Where We Are
Shoppers, especially younger ones, increasingly do not differentiate between online and offline channels. Rather, they think only about the fact that they’re engaging with a brand. Whether that engagement is in the digital realm, the physical realm, or more and more often, some combination, is less important to them. These shoppers want and expect a brand to know who they are as they move from online to offline and back.
As a result, retailers with a mix of online and offline sales channels who successfully unify their customer data, inventory and sales systems are best positioned to serve and to benefit from rapidly evolving shopper needs and expectations. Unified systems enable unified online and offline experiences. Each can inform the other, thereby dramatically increasing opportunities for personalized shopping, impactful content delivery and, perhaps most importantly, elevated customer service.
The Promise of Digital in Retail
With unified systems as a foundation, the retail shopping experience in particular can evolve in very significant ways. It can be greatly enhanced by utilizing many of the same tools that are typically used online, especially those for optimization and personalization.
In the retail store, the shopper-facing digital ecosystem to support this unified experience ideally consists of 3 main interface components:
- The shopper’s own device
- Interactive displays in the store (whether tablet or large screen display)
- Store Associate equipped with an assisted selling tool or clienteling app
In the background, the unified systems (customer data, inventory, sales) enable those customer-facing systems above to do at least some, and sometimes all, of the following:
- Know the shopping history and preferences of an individual shopper
- Know the shopping history and preferences of the local community
- Provide full visibility into store inventory and product availability to help draw in local customers who otherwise might only shop online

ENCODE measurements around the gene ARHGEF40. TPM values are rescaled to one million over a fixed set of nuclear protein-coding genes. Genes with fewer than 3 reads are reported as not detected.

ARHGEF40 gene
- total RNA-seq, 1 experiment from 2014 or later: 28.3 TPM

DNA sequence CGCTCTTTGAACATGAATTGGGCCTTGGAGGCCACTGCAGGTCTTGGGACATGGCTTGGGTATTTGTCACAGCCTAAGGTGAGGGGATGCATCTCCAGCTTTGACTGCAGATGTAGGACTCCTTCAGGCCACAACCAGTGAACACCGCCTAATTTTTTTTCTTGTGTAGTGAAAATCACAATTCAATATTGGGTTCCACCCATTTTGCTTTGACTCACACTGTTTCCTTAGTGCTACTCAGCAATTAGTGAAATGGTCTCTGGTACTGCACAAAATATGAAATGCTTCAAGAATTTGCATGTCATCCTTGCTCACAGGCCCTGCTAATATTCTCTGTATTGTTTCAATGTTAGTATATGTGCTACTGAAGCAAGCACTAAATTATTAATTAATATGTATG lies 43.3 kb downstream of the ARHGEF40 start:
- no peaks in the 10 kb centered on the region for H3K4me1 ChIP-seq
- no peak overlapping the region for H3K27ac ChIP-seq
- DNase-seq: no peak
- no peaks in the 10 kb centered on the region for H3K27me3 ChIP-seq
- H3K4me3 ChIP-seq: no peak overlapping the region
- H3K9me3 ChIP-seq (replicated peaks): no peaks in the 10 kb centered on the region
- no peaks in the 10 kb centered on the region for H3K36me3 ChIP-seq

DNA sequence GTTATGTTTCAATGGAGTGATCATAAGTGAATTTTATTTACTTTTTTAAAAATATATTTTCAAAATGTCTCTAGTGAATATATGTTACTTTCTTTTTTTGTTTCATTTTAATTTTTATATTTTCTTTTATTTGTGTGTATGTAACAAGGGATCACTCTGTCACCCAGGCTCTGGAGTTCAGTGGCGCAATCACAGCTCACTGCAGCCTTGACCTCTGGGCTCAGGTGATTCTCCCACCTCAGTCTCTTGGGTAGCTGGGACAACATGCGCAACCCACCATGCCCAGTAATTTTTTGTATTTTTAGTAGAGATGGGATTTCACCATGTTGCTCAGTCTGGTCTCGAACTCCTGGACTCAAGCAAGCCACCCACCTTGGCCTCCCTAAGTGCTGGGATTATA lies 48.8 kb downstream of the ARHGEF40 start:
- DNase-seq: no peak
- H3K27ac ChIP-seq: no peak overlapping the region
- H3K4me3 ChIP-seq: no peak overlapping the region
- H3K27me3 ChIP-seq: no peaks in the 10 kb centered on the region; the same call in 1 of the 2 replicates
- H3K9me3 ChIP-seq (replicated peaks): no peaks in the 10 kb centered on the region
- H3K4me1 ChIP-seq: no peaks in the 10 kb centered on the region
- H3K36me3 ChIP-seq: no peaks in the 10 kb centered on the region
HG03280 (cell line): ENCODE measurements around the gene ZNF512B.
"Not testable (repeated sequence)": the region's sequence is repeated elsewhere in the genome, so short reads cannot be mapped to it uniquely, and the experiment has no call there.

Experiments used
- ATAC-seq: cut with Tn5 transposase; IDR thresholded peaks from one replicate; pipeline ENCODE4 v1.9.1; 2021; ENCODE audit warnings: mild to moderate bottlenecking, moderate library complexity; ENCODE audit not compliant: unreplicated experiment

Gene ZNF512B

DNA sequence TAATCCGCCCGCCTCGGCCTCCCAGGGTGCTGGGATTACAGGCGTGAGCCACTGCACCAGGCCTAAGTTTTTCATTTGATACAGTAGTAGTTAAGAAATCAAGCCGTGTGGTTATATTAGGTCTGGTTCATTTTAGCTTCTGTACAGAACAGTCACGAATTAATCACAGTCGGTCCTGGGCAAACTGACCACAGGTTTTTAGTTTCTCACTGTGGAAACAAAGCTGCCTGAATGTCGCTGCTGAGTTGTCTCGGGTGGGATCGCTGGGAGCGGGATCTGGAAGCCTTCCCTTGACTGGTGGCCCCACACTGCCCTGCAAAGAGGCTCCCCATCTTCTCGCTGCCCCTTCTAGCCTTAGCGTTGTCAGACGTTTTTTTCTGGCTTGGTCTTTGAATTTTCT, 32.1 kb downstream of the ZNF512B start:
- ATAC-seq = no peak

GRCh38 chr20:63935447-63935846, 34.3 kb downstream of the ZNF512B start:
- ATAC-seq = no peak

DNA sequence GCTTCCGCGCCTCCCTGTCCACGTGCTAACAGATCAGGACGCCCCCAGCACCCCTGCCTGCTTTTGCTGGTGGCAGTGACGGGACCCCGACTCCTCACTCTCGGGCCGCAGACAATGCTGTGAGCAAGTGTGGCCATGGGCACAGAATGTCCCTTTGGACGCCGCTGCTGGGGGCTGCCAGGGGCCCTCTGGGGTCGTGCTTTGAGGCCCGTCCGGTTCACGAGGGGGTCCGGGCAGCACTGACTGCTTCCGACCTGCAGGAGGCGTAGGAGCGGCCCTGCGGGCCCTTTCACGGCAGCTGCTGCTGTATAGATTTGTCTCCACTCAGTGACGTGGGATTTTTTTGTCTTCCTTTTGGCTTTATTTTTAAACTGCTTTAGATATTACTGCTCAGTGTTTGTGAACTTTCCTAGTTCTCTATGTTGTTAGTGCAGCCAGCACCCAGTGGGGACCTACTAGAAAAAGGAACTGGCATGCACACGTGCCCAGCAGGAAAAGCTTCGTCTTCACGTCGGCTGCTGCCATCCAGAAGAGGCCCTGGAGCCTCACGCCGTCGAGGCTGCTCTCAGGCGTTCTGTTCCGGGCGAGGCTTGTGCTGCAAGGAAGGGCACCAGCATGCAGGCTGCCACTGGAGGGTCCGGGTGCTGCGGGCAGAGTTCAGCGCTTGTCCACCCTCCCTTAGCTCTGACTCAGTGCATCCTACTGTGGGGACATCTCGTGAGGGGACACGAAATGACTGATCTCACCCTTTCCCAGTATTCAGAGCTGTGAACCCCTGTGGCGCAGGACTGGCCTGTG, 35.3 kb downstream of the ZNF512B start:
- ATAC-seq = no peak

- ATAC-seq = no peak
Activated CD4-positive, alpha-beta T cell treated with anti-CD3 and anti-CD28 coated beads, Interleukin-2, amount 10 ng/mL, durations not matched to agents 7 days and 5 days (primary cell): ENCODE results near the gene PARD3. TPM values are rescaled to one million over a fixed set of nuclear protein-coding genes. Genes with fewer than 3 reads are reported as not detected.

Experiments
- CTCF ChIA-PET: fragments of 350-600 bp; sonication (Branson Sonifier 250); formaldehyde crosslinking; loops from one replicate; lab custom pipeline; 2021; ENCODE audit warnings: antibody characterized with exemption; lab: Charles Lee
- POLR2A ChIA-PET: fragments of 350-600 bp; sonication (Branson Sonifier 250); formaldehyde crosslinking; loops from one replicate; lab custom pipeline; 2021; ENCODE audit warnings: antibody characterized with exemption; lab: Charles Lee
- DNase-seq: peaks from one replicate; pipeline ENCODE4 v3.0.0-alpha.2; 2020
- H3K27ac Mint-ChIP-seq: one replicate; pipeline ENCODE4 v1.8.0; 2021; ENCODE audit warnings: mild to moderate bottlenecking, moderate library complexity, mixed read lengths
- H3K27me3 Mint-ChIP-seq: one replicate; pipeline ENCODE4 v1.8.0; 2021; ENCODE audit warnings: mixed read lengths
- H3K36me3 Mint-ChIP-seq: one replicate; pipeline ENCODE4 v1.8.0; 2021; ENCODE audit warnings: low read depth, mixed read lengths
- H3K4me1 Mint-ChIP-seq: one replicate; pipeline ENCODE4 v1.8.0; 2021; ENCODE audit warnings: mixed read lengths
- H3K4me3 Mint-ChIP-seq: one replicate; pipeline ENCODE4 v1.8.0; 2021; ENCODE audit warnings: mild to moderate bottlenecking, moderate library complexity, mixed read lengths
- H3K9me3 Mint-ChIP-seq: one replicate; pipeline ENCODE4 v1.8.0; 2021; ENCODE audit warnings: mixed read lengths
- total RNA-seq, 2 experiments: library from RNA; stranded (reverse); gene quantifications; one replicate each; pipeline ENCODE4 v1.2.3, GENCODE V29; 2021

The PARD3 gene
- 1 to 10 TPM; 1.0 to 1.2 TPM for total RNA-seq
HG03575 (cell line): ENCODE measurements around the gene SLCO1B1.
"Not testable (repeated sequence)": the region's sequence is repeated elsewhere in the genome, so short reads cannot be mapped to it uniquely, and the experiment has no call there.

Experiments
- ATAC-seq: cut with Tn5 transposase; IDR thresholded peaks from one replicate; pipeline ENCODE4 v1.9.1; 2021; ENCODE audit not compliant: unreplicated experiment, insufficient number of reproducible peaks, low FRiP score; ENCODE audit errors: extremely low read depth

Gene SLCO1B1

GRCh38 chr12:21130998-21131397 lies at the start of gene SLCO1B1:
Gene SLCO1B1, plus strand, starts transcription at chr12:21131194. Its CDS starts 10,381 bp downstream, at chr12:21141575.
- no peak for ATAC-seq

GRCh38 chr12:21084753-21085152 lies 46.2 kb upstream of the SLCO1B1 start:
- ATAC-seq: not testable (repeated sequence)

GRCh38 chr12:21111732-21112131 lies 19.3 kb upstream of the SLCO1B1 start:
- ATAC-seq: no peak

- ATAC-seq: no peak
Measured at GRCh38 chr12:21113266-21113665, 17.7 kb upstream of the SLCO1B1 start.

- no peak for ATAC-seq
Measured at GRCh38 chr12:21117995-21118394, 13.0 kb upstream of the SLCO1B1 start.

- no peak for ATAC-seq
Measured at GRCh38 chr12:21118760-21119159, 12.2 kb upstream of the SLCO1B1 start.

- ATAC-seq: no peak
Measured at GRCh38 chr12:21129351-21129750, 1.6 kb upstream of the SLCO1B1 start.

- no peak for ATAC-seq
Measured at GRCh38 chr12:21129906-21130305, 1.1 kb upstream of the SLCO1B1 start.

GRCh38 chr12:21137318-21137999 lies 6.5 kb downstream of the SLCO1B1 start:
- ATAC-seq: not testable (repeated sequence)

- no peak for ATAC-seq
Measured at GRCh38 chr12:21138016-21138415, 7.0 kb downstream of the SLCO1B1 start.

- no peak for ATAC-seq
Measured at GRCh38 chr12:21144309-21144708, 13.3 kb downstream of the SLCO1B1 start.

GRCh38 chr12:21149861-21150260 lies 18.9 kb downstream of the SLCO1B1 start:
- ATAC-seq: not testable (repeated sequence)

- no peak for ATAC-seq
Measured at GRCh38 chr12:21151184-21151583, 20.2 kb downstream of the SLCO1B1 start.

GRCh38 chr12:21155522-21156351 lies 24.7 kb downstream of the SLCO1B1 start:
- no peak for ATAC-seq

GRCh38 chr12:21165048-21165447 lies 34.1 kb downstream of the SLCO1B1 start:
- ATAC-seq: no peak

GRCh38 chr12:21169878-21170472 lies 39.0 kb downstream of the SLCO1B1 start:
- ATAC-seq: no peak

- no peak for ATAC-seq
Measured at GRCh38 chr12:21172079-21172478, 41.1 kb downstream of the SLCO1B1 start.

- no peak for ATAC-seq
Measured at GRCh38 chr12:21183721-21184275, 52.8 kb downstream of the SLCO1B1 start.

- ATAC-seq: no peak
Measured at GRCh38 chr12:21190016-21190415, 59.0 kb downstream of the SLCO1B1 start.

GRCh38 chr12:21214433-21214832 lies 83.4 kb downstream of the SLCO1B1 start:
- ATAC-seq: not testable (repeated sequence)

- Drive interaction with a Store Associate equipped with the tools to provide expert shopping guidance and customer service.
Retail and 1:1 Marketing
Driving interaction with a store associate is extremely important. In the retail environment, the biggest and most important differentiator compared to other channels is the human element. Particularly in the industries that we focus on at Corra – fashion, beauty and lifestyle – there is a shift toward a concierge model in retail that is geared toward providing a high level of customer service in-store. When a brand interacts with a shopper, unified customer data coupled with a personalization engine can help that brand to do a really good job predicting what a customer might want or need right now, but it never knows for sure.
However, a Store Associate routinely poses an ordinary but powerful question – “How can I help you?” Ultimately, that human interaction provides the greatest and most impactful opportunity to not only achieve 1:1 marketing, but to develop strong brand affinity for a new customer or to deepen the brand relationship with an existing customer.
Getting all of these pieces in place is challenging. Beyond the difficulties of unifying various systems, potentially updating organizational structure and operations, as well as designing and building the customer-facing platforms, there is the task of gathering multi-channel data and setting up the analytics to make sense of it all so that you can leverage its power. Fortunately, there are some ways even smaller retailers can get going on this.
There are ways to start down the path to gathering data for both in-store and online shopping behaviors, tying them together and then pairing that data with with a personalization engine. With a few key pieces, brands can enable customers to get a highly relevant and powerful digital experience on all digital channels and, critically, empower Store Associates so that they are able to do high-level clienteling and customer service in those all-important human interactions.
To learn about these methods, stay tuned for Part 2: Get Up and Running with Personalization in Retail.
Want to learn more about personalization today? Email email@example.com to contact our team.